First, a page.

The Australian Competition and Consumer Commission (ACCC) is considering whether to approve the latest Medicines Australia code of conduct for pharmaceutical companies.
The code lays out disclosure requirements for payments and other transfers of value (payment for sitting on drug company advisory boards; air-fares, accommodation and conference registration fees; funds for drug company-sponsored lectures). Doctors are influenced by such payments so it’s important that the public (and their colleagues) know the extent of the largesse.
The ACCC received 45 submissions about the draft and they tell an interesting story: a large number, from individuals and organisations alike, oppose the code.
Indeed, some of the submissions are positively furious. The Royal Australian College of General Practitioners (RACGP), for instance, claims consultation with stakeholders was ignored and a code that was meant to facilitate disclosure of payments fails to do so.
The push for disclosure
This isn’t the first time the code has faced public opposition. Its lack of transparency was raised in 2009 when the ACCC was considering the 16th edition, and again in 2012 when it was looking at the 17th edition.
Passed in 2010, this law set the benchmark for transparency by mandating full public disclosure of the financial relationships between doctors and the pharmaceutical and medical device industry. Data collection under the Act started in August 2013 and public reporting is expected by September 2014.
In light of the Sunshine Act, the ACCC limited authorisation of the code’s edition 17 to just two years (rather than the five years sought by Medicines Australia), encouraging the body to improve transparency provisions.
The latest code “encourages” health-care professionals to consent to disclosure, while allowing them to opt-out and retain financial and other benefits of their interaction with pharmaceutical companies.
Medicines Australia’s code is weak partly because the none of other therapeutic goods industry associations has adopted transparency provisions in their own self-regulatory codes. These associations include the Generic Medicines Industry Association (GMiA), Australian Self Medication Industry (ASMI), Complementary Medicines Australia (CMA), Medical Technology Association of Australia (MTAA) and IVD Australia.
Some associations, such the MTAA, have never sought ACCC authorisation for their codes of conduct at all, while others, such as GMiA and ASMI, have opted out of the authorisation process.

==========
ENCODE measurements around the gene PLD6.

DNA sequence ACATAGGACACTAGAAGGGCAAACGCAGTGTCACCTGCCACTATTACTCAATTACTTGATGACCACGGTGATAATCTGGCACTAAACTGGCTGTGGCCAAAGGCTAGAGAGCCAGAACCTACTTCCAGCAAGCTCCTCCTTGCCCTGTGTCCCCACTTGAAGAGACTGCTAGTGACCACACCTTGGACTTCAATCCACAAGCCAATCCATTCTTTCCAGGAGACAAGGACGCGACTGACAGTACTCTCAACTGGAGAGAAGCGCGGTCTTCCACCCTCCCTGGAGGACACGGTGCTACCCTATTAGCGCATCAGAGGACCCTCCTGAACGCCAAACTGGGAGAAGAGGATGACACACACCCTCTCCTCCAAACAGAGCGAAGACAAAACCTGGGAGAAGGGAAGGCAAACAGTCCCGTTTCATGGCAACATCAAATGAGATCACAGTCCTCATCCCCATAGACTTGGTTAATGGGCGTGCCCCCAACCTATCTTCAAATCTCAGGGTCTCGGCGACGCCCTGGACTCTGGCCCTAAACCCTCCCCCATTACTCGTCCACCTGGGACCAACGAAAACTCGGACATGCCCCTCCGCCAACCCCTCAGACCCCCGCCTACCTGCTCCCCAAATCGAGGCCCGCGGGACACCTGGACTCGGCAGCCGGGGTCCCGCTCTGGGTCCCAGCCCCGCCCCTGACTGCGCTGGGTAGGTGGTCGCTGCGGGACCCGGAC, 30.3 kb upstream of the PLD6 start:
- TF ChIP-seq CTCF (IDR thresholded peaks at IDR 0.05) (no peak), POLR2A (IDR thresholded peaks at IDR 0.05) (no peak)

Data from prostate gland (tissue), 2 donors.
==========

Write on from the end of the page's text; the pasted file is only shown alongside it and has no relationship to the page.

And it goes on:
Broadly, the ACCC may grant authorisation when it is satisfied that the public benefit from the conduct outweighs any public detriment. The ACCC’s authorisation enables member companies to engage in anti-competitive arrangements without the risk of legal action, for example, where the code imposes standards of behaviour that may restrict competition.
There’s also an increasing number of pharmaceutical companies that are not members of any therapeutic goods industry association and are thus not bound by any industry code.
So it’s not surprising that many members of Medicines Australia are worried that forcing full disclosure puts them at a competitive disadvantage with other therapeutic goods companies, especially companies that make generic medicines.
What the submissions say
Three of the 45 submissions received by the ACCC are by drug companies that support ACCC authorisation, although Pfizer concedes there are outstanding issues to be resolved.
Nine submissions are from professional organisations, ranging from the Australian Medical Association supporting the Code’s “realistic and common sense approach” to the clear recommendation of the RACGP that the ACCC not authorise the code because of transparency loopholes.
Three consumer organisations (CHOICE, Consumers Health Forum and Cancer Voices) concur with that view because the code fails to deliver on the key principles agreed to by Medicines Australia’s Transparency Working Group whose participants included member companies and a range of consumer and health professional groups.
Of the 30 remaining submissions, 23 came from people who had previously petitioned the ACCC during the authorisation of edition 17 to support transparency similar to the U.S. Sunshine Act.
They argue the ACCC should defer authorisation and refer this mess back to where the responsibility lies – the Australian Department of Health and the government, both of whom have failed to address the limitations of self-regulation.
These limitations were pointed out in 2011 by the government’s Working Group on Promotion of Therapeutic Products but have yet to be addressed. These submissions advocate legislation to ensure companies would agree to transparency provisions before their products are approved for marketing by the Therapeutic Goods Administration.
The remaining individual submissions make various points, including the need to include research funding by the pharmaceutical industry. Several argue the ACCC shouldn’t authorise the code until Medicines Australia made transparency a contractual condition for health professionals accepting “transfers of value”.
Another pointed out that, even with peer pressure, the last to agree to voluntary disclosure will be those we wish to know about first.
The final decision by the ACCC is expected before the end of the year. It will be interesting to see how much the public submissions affect it’s decision.